In response to the attempted attack, the Federal Bureau of Investigation and the Department of Homeland Security’s Cybersecurity and Infrastructure Security Agency said in their public announcement, “China’s efforts to target these sectors pose a significant threat to our nation’s response to COVID-19.”(ANDREW CABALLERO-REYNOLDS/AFP/GETTY IMAGES)
THE FEDERAL government's top agencies for cybersecurity on Wednesday accused China of waging a hacking campaign designed to undermine the U.S. response to the coronavirus, a rare public acknowledgement of a rival's attempted attacks that comes amid the global race to develop a COVID-19 vaccine.
The "public service announcement" from the FBI and the Department of Homeland Security's Cybersecurity and Infrastructure Security Agency, or CISA, is designed to warn American organizations researching the effects of the virus against "likely targeting and network compromise by the People's Republic of China," according to a statement from the agencies. Any institution that believes it may have been subject to a cyberattack should contact their local FBI field office, they said, "in order to help protect these critical response efforts."
"China's efforts to target these sectors pose a significant threat to our nation's response to COVID-19," the FBI and CISA said. "This announcement is intended to raise awareness for research institutions and the American public and provide resources and guidance for those who may be targeted."
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The Chinese efforts – and similar efforts by countries like Iran – are likely designed to bolster their own work toward developing a vaccine rather than undermining the U.S., according to analysts speaking to U.S. News on the condition of anonymity, pointing to the leverage a country would yield after becoming the first to have made such a monumental breakthrough.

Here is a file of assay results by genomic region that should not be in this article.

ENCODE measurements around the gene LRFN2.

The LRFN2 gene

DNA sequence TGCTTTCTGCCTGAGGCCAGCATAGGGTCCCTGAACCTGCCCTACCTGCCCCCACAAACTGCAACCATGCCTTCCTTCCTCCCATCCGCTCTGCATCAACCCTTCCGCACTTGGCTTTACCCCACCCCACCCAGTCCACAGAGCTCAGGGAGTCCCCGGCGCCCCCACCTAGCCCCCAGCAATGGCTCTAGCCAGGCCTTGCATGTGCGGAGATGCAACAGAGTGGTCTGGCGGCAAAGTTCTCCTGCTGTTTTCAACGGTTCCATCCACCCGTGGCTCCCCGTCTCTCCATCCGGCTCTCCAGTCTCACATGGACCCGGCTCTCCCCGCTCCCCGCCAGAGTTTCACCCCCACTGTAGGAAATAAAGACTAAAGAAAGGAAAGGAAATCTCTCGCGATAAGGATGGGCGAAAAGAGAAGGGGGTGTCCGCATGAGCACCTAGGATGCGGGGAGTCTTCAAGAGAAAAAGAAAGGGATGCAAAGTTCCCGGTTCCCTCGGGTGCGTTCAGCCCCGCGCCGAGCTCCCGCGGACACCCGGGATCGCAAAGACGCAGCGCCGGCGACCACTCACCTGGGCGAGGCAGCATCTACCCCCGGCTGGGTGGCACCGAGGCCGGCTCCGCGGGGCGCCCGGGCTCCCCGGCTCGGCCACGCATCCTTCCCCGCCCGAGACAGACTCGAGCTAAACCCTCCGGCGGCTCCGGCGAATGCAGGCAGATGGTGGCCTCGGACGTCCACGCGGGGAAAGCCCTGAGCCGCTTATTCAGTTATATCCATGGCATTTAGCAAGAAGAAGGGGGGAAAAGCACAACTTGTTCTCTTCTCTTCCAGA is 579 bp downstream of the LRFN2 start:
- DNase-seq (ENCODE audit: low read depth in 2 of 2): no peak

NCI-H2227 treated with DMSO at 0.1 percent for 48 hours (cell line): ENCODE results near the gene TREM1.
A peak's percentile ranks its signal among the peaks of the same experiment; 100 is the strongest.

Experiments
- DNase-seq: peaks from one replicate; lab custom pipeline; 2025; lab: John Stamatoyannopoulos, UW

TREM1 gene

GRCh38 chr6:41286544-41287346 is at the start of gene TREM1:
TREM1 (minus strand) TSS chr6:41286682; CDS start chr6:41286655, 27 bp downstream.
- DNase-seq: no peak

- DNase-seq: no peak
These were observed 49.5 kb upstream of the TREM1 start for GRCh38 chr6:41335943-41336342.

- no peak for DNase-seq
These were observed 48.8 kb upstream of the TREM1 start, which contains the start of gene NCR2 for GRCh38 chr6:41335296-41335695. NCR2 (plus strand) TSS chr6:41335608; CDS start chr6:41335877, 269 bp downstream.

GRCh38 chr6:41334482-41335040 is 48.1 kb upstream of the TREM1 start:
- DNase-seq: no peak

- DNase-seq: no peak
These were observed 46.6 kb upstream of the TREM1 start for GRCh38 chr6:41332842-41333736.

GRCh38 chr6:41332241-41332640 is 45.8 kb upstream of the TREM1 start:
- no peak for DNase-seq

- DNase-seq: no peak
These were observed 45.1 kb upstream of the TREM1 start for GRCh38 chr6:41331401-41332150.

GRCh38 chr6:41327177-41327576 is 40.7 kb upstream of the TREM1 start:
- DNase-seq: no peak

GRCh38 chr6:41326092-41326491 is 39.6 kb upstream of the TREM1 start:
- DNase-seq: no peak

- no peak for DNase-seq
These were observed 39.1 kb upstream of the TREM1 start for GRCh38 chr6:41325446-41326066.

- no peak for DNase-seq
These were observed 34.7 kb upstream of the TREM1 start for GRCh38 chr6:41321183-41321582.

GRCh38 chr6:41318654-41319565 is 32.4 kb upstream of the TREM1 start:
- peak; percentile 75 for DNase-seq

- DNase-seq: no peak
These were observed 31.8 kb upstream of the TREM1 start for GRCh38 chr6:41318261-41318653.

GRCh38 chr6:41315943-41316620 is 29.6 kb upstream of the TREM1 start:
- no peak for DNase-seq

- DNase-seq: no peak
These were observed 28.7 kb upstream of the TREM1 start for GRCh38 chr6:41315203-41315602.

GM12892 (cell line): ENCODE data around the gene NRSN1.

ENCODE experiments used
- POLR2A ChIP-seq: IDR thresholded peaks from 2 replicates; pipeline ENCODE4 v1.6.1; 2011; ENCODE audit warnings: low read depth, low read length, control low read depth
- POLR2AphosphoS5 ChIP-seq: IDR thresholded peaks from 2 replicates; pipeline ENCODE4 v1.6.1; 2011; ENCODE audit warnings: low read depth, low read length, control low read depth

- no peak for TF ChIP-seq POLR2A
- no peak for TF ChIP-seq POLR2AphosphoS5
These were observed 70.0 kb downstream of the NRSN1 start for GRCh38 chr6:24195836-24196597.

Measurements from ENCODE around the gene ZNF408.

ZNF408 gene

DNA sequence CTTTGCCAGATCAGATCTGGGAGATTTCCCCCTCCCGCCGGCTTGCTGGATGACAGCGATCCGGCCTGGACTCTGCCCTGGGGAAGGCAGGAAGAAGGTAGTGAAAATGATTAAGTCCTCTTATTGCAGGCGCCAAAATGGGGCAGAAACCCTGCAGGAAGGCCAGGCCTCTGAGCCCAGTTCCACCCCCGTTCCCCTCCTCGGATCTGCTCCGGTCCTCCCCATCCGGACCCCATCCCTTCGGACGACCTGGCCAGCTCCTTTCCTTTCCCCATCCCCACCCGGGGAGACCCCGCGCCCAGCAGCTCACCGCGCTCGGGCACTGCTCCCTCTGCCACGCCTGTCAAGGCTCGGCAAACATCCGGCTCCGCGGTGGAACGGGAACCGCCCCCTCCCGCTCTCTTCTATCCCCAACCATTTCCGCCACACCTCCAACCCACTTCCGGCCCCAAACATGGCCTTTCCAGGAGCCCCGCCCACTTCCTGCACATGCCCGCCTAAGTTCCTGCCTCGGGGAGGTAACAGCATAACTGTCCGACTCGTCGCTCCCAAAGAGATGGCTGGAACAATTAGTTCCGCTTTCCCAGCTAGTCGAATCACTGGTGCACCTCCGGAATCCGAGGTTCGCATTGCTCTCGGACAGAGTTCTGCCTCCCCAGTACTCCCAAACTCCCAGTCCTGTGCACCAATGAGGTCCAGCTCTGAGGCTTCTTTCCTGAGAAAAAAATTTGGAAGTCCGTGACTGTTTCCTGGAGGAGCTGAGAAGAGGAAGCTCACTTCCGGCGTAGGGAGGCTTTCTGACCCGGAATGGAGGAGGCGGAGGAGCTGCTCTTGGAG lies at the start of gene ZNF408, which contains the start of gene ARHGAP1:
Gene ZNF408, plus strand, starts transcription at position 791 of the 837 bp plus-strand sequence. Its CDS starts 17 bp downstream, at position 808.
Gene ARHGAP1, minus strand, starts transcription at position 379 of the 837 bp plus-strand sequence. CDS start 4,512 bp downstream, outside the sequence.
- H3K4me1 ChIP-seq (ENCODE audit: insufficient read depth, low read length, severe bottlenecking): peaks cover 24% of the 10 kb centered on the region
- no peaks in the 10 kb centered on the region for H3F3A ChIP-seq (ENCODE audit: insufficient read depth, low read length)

And it comes as the Trump administration increasingly criticizes China for its role in allowing the virus to spread and reportedly undermining subsequent attempts to mitigate it. The State Department on Friday claimed Beijing had successfully manipulated Twitter to proliferate a complex propaganda campaign designed to bolster its international image. The social media giant has questioned some of those claims.
China has previously rejected similar claims. Its embassy in Washington, D.C., did not immediately respond to a request for comment.
Reports that China may have been attempting to hack into U.S. vaccine research have been circulating over the past few weeks. Trump was asked about it at the White House on Monday.
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"So what else is new with China?" he said in a press briefing in the Rose Garden. "What else is new? Tell me. I'm not happy with China. They should've stopped this at the source. They could've stopped it right at the source. So now you're telling me they're hacking? So, I just say this, ... What else is new? We're watching it very closely."
Government agencies very rarely comment about ongoing campaigns within the realm of cybersecurity, citing the sophisticated and sometimes lengthy analysis required to identify the true source of an attack and fears that openly acknowledging an attack can alert adversaries to U.S. cyber capabilities. The U.S. has previously recognized broad Chinese hacking campaigns, such as in 2018 when a National Security Agency official said Beijing had violated a 2015 agreement designed to stop cyber espionage.
Wednesday's statement also points to the vulnerabilities of the sophisticated technology that could produce a vaccine more swiftly than ever before.
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"While health technology tools are more powerful and impactful than ever before – possibly holding the keys to ending the COVID-19 pandemic – they offer more cyber attack surfaces and options for adversaries," Meg King, director of The Wilson Center's Science and Technology Innovation Program, said in an email. "Both nation-states and criminals seek this information for geopolitical advantage or financial gain, and the Department of Homeland Security's warning to the ...